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The Global Pandemic: The Social and Economic Impact of Aids

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Introduction

Table of Contents Introduction......................................................................................... 2 Impacts on Water supply......................................................................... 3 Economic impacts on Agriculture............................................................... 3 The mapping of the geography of Aids in the UK overtime (FIG 1)............ 3 Agriculture's Contribution to the Gross Domestic Product of a number of Countries 4 (FIG 2) Reduction in Marketed Output Due to AIDS Deaths in Zimbabwe (FIG 3)........... 4 Economic impacts on Industry .................................................................. 4 Impacts on Health. ................................................................................. 5 The Aids Tax (Fig 4) ................................................................................. 5 Impacts on Transport & Mining................................................................. 6 Positive Economic Impacts ...................................................................... 6 Funeral and Health Care Expenditures (FIG 5)............................................. 6 Negative Social Impacts ........................................................................... 7 The Usage of Hospital Beds (FIG 6)..................................................... 7 Indirect Positive Affects on Society............................................................... 8 Population Growth Projection's with and without Aids(FIG 7).................. 9 Conclusion............................................................................................. 10 Bibliography.......................................................................................... 11 The Global Pandemic: The Social and Economic Impact of Aids "Not since syphilis among the Spanish, plague among the French, tuberculosis among the Eskimos, and smallpox among the American Indians has there been the threat of such a scourge" Journal of the American Medical Association, 1985 Introduction Acquired Immune Deficiency Syndrome (AIDS) is a disease that is caused due to the Human Immunodeficiency Virus (HIV), which suppresses the immune system. The first cases were diagnosed in Sub Saharan Africa in the 1980's. It is presumed that the virus is a variant of a retrovirus found in apes that mutated to form a strand capable of affecting human beings. There are two methods of its transmission namely horizontal and vertical. Horizontal transmission is though sexual contact, transmission of blood and body fluids through infected needles used by intravenous drug addicts and blood transfusions. Vertical transmission is the spread of the virus from a mother to a fetus through the placenta, at childbirth, and by breast feeding. After the virus enters the human body, there is a variable incubation period when the virus replicates. During this period the infected person is symptom free. ...read more.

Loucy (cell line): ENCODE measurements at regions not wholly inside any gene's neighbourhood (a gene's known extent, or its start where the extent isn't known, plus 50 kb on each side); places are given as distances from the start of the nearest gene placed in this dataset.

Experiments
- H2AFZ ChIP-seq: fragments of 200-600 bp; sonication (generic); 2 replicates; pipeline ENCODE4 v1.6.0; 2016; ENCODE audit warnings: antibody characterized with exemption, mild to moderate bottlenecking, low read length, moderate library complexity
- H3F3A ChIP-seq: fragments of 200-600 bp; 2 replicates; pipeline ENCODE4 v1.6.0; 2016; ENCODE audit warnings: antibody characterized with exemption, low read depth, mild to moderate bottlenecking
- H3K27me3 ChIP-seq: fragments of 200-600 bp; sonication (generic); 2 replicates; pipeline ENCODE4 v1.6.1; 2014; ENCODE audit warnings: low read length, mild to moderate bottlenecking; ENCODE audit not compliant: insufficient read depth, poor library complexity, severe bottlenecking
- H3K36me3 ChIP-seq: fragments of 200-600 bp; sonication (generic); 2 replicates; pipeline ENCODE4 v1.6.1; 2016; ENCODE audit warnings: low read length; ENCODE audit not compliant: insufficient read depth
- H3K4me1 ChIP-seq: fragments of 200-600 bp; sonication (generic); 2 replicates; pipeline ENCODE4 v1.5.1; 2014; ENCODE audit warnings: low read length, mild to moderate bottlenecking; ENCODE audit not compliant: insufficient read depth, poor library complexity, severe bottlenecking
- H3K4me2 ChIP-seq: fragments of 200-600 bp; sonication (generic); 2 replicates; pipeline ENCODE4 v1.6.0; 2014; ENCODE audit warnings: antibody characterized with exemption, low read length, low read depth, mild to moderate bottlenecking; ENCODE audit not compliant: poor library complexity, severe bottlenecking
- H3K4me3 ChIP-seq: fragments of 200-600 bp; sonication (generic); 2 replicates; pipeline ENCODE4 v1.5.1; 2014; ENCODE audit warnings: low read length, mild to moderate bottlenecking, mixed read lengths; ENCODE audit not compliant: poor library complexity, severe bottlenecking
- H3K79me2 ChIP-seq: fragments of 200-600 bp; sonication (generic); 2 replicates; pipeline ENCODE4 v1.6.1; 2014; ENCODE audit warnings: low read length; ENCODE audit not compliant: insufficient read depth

Middle